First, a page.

Wearable Computing: Boom or Bust?

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story imageIs wearable tech the next big thing, or has it already come and gone? Either way, it's the hot topic of 2014.

Blame Google, whose Google Glass eyewear got everyone excited about something newer and trendier than an expensive smart phone (and made at least some people into instant glassholes ), or blame Samsung's Galaxy Gear watch, the Pebble , and the Nike Fuelband . It's easy to believe wearable computing is the next wave of tech innovation. If so, we're not quite there yet, judging by reviews of current products. In fact, some pundits believe innovation is already beginning to run out of steam .

Wearable tech is being attacked from all angles. While the techies wonder if Google Glass can pass the ACID test , everyone else is just having enormous amounts of fun parodying what a family full of wearable computer users might actually look like.

Re: Eyes (Score: 2, Insightful)

by vanderhoth@pipedot.org on 2014-05-08 11:14 (#1FR)

On the contrary, Google glass has a whole host of accessibility uses.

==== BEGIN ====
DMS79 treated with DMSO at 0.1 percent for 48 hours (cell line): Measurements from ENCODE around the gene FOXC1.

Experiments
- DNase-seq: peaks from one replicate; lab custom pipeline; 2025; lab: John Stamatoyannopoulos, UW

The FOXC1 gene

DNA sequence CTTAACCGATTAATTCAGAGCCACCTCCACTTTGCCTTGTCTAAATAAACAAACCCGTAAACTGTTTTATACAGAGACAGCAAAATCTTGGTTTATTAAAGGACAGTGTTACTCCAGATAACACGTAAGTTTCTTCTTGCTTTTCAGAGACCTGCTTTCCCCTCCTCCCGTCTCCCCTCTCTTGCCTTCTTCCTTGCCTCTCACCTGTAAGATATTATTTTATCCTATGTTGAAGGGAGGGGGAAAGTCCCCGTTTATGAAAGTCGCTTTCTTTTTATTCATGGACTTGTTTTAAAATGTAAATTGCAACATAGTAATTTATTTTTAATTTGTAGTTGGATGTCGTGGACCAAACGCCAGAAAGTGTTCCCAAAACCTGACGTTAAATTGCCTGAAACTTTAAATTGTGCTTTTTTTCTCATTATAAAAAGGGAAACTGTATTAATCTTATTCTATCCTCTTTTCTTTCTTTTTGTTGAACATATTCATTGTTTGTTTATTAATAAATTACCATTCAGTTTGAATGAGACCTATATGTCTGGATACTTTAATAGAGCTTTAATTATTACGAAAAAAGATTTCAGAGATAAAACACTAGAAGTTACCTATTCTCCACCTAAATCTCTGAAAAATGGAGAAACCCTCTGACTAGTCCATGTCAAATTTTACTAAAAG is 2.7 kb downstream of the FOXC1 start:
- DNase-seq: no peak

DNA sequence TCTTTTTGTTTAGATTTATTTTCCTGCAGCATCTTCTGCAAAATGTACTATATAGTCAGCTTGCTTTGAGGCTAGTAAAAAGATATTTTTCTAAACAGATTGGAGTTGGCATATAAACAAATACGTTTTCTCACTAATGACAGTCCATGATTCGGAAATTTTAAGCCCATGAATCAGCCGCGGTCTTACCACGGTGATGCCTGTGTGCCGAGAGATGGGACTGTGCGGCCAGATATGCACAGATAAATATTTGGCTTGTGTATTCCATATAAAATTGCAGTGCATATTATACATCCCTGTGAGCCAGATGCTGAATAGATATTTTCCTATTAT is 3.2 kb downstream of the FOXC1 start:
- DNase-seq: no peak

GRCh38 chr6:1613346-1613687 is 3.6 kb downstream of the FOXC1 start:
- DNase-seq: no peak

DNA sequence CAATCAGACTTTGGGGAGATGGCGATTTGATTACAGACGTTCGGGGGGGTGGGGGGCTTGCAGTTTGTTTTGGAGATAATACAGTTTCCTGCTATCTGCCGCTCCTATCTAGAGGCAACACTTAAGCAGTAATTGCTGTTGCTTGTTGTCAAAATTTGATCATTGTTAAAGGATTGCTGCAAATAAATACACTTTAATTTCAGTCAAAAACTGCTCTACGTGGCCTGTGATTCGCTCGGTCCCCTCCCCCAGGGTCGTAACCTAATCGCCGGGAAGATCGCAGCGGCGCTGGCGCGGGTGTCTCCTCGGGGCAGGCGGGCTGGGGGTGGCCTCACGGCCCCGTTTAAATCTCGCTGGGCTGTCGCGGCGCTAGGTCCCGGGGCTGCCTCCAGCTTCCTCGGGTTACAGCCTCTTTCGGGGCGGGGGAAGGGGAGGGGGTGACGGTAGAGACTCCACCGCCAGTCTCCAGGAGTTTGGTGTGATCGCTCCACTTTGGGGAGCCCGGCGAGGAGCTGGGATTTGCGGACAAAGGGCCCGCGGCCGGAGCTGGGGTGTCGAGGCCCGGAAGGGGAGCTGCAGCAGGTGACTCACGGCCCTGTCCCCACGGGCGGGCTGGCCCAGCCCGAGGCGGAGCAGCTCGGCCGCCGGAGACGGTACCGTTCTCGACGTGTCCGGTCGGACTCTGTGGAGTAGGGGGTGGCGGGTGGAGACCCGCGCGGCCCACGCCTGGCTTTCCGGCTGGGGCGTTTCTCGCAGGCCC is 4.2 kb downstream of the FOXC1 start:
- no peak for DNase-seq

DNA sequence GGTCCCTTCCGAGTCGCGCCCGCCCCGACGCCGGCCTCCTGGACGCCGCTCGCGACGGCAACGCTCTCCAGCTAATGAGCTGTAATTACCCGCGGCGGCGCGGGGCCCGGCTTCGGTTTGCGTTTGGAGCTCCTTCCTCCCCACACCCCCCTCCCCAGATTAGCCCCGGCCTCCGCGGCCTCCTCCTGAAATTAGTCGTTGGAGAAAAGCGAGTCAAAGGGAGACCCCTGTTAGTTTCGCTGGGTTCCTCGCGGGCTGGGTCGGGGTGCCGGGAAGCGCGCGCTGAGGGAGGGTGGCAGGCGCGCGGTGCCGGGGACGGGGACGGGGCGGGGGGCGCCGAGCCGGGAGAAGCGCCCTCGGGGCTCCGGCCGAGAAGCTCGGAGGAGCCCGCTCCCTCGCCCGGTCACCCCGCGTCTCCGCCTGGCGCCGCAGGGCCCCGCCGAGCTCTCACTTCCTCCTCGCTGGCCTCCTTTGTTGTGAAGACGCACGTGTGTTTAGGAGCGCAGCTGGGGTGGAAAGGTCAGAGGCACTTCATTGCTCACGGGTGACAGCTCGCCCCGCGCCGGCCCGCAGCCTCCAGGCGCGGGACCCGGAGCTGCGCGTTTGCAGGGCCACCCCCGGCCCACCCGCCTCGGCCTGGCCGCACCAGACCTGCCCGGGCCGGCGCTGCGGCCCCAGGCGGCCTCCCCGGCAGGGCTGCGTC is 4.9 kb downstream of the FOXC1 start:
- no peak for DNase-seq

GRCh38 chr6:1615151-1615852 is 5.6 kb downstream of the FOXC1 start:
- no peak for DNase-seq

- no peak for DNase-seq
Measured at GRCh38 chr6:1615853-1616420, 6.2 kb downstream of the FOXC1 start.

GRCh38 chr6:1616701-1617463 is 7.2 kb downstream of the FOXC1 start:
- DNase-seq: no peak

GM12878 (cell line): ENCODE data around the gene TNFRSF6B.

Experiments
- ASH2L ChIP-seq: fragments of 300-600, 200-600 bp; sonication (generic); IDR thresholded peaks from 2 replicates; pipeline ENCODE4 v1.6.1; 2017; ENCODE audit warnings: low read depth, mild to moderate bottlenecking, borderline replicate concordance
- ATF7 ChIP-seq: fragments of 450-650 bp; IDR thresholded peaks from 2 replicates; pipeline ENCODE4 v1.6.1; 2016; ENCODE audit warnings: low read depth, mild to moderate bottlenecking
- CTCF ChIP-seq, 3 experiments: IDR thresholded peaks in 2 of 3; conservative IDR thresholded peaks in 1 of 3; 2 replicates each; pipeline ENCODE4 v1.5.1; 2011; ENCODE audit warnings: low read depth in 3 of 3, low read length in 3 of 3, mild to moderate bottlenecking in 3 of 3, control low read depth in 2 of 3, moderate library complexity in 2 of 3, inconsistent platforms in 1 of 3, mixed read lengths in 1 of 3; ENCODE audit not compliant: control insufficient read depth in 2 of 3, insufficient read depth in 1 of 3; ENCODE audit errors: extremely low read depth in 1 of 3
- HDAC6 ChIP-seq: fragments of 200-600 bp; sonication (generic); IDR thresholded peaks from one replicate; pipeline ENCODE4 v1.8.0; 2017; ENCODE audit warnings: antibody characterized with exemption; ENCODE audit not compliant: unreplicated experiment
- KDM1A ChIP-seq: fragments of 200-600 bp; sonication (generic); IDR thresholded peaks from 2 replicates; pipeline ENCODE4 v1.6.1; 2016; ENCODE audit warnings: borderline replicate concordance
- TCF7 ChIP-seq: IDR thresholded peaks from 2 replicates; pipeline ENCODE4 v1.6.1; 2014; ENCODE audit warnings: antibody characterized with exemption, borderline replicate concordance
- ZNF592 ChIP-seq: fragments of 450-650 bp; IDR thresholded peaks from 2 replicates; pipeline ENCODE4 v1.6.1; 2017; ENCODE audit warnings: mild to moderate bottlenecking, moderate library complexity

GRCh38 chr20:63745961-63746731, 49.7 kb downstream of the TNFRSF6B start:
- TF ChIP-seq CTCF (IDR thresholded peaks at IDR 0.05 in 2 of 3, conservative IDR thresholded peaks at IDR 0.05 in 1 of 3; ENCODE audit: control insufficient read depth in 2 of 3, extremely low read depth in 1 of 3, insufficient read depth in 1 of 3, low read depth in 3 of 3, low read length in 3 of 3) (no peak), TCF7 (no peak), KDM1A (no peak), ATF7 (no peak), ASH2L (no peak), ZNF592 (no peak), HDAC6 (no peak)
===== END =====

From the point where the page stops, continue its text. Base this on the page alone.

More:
Think of someone who's hearing impaired. Google glass can easily be used to write captions for them so they no longer have to try and read the lips of someone who won't look at them, or if someone behind them is yelling at them for some reason. They can go to a movie and have captions for the movie displayed on the device rather than having to ware the stupid mirror glasses that see the caption device at the back of the theater, only available for some theaters and only for some movies.

Like wise the device can be used for someone who's visually impaired by describing important surrounding events, maybe like when a blind person approaches a stoplight or intersection, it can tell them if it's safe to cross or if they should stop. OCR can be used to read signs and describe the text to someone who can't read it.

There's a whole host of things this device *could* be used for, even in a non-accessibility sense. Unfortunately a few of vocal people are so concerned that someone might be filming them *in a public place* they'll probably have the device killed before it can even be used for anything to improve the vast majority of lives.
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